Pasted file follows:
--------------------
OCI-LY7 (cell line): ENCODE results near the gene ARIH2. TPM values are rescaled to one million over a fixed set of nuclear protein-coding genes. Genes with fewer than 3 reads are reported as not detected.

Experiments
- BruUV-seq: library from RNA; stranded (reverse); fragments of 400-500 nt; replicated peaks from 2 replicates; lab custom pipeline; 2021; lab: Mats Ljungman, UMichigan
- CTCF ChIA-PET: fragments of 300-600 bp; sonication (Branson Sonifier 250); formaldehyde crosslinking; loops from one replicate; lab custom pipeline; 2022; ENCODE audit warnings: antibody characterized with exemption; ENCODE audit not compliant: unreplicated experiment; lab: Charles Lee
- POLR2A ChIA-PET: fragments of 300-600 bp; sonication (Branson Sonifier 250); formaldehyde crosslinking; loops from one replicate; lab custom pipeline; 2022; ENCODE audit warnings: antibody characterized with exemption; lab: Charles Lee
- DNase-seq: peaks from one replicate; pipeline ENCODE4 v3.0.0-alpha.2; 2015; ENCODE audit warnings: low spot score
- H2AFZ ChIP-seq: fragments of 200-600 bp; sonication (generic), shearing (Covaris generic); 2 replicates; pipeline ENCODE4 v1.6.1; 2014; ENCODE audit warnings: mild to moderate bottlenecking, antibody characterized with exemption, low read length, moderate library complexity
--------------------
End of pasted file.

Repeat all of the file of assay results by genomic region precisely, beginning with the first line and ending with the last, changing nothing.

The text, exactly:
OCI-LY7 (cell line): ENCODE results near the gene ARIH2. TPM values are rescaled to one million over a fixed set of nuclear protein-coding genes. Genes with fewer than 3 reads are reported as not detected.

Experiments
- BruUV-seq: library from RNA; stranded (reverse); fragments of 400-500 nt; replicated peaks from 2 replicates; lab custom pipeline; 2021; lab: Mats Ljungman, UMichigan
- CTCF ChIA-PET: fragments of 300-600 bp; sonication (Branson Sonifier 250); formaldehyde crosslinking; loops from one replicate; lab custom pipeline; 2022; ENCODE audit warnings: antibody characterized with exemption; ENCODE audit not compliant: unreplicated experiment; lab: Charles Lee
- POLR2A ChIA-PET: fragments of 300-600 bp; sonication (Branson Sonifier 250); formaldehyde crosslinking; loops from one replicate; lab custom pipeline; 2022; ENCODE audit warnings: antibody characterized with exemption; lab: Charles Lee
- DNase-seq: peaks from one replicate; pipeline ENCODE4 v3.0.0-alpha.2; 2015; ENCODE audit warnings: low spot score
- H2AFZ ChIP-seq: fragments of 200-600 bp; sonication (generic), shearing (Covaris generic); 2 replicates; pipeline ENCODE4 v1.6.1; 2014; ENCODE audit warnings: mild to moderate bottlenecking, antibody characterized with exemption, low read length, moderate library complexity